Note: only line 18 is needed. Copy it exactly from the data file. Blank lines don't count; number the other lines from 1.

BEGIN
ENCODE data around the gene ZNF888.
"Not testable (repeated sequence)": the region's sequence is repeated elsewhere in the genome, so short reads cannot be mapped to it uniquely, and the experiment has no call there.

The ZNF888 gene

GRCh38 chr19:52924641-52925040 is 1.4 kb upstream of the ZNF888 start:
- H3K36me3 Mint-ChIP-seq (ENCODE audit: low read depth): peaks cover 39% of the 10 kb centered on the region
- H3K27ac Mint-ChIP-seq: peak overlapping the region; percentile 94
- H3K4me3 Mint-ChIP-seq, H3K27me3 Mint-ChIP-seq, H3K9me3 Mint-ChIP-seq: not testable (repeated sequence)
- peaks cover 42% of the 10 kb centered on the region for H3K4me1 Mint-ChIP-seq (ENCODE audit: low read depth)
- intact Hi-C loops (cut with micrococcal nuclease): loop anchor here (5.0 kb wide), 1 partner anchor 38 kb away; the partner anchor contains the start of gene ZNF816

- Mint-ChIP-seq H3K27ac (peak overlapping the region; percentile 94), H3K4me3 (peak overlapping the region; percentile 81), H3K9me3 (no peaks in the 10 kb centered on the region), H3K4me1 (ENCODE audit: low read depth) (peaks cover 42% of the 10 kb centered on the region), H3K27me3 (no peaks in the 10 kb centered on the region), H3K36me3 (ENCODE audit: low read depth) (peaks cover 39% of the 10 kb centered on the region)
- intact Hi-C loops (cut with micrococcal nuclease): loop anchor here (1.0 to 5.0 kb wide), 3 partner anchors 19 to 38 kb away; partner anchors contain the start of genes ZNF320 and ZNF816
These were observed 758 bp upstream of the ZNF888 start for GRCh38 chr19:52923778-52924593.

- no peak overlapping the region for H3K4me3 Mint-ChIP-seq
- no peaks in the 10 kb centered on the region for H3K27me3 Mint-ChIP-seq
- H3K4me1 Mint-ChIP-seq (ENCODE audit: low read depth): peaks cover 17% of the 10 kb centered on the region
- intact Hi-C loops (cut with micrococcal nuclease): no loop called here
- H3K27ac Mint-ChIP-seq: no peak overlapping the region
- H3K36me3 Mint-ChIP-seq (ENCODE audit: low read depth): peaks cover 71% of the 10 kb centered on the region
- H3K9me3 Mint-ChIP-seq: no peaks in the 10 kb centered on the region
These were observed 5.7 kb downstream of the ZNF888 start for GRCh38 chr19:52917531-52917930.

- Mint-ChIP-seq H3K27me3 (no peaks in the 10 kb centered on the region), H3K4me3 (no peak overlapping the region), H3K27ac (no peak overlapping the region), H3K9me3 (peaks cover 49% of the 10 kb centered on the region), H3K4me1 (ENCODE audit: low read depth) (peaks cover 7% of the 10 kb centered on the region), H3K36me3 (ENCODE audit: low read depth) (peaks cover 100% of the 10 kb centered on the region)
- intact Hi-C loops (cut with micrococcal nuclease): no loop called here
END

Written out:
- H3K36me3 Mint-ChIP-seq (ENCODE audit: low read depth): peaks cover 71% of the 10 kb centered on the region